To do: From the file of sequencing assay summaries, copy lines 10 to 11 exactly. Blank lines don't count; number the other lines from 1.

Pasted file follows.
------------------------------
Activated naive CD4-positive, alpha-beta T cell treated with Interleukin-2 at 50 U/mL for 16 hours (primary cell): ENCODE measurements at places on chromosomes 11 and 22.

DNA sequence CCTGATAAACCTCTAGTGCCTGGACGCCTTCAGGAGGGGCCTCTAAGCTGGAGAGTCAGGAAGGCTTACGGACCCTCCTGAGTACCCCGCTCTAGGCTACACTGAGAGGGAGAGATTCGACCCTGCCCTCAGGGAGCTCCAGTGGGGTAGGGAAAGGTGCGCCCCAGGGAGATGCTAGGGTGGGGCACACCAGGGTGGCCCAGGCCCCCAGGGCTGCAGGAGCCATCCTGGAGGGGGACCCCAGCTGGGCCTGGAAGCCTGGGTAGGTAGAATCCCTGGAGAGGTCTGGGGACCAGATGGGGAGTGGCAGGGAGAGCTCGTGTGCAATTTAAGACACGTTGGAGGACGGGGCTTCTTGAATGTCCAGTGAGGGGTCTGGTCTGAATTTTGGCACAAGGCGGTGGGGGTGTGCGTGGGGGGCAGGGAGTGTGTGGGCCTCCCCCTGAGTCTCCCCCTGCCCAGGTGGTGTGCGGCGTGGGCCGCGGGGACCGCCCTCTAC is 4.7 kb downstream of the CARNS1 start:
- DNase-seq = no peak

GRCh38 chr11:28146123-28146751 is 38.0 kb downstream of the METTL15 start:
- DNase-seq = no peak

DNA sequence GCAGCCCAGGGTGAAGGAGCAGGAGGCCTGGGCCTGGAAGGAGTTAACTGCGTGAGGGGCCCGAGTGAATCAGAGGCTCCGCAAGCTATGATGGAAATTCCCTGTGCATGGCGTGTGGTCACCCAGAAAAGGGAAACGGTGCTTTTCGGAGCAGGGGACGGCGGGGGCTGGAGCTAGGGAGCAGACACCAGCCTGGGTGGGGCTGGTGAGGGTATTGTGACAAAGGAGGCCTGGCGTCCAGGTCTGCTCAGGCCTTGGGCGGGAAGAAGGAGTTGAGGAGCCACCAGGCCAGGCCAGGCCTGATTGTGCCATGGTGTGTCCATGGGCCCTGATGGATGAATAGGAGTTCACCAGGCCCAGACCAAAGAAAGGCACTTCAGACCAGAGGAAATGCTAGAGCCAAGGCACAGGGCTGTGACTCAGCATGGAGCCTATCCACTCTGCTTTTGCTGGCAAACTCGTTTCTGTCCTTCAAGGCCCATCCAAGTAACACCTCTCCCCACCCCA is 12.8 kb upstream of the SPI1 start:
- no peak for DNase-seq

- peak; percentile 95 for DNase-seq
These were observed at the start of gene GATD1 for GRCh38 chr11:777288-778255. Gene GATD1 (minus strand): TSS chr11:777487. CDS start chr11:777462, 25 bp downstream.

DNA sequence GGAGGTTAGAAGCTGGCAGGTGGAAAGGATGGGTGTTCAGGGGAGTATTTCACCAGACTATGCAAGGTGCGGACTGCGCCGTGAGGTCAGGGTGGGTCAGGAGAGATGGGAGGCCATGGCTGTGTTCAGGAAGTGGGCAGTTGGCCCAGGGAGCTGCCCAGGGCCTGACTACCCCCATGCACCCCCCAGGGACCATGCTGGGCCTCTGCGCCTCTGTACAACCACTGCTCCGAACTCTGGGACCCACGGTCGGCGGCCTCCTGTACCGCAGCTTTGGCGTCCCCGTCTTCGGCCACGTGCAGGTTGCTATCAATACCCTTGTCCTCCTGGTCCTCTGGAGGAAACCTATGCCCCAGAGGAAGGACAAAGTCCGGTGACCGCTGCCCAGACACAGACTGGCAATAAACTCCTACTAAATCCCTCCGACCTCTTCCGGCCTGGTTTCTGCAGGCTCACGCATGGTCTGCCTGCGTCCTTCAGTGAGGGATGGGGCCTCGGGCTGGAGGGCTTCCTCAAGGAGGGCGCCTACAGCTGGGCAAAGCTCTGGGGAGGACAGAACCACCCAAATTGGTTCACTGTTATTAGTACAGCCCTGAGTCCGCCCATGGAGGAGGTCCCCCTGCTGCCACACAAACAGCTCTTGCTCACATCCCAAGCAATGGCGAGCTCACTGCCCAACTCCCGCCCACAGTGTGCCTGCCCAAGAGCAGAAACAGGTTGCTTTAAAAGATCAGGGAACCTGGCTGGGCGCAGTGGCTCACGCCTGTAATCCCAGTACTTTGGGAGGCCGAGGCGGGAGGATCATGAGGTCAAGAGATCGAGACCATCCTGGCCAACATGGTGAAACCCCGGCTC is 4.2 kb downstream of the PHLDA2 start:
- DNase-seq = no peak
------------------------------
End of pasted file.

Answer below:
DNA sequence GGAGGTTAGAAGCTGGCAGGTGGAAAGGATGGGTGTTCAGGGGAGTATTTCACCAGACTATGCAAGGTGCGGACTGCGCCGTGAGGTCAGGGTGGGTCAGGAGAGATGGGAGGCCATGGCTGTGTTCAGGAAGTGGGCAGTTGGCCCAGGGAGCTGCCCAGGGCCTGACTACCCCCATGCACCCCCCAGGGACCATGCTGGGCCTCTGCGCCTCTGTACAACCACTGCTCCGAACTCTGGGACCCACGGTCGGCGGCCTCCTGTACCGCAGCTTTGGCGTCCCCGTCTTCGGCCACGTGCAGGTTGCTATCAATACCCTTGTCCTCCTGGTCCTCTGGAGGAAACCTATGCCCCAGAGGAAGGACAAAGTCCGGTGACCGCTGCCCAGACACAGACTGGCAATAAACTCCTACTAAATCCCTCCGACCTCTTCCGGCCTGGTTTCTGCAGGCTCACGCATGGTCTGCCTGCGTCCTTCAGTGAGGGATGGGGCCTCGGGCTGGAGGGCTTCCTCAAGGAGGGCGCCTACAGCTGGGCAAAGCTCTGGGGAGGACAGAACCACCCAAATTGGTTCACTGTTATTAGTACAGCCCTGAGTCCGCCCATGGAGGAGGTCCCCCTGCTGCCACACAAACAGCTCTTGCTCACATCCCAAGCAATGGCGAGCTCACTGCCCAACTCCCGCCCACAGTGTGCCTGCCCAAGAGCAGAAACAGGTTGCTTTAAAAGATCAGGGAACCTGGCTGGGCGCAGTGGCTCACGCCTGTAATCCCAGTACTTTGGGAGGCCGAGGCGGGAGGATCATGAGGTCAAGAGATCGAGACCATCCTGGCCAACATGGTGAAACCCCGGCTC is 4.2 kb downstream of the PHLDA2 start:
- DNase-seq = no peak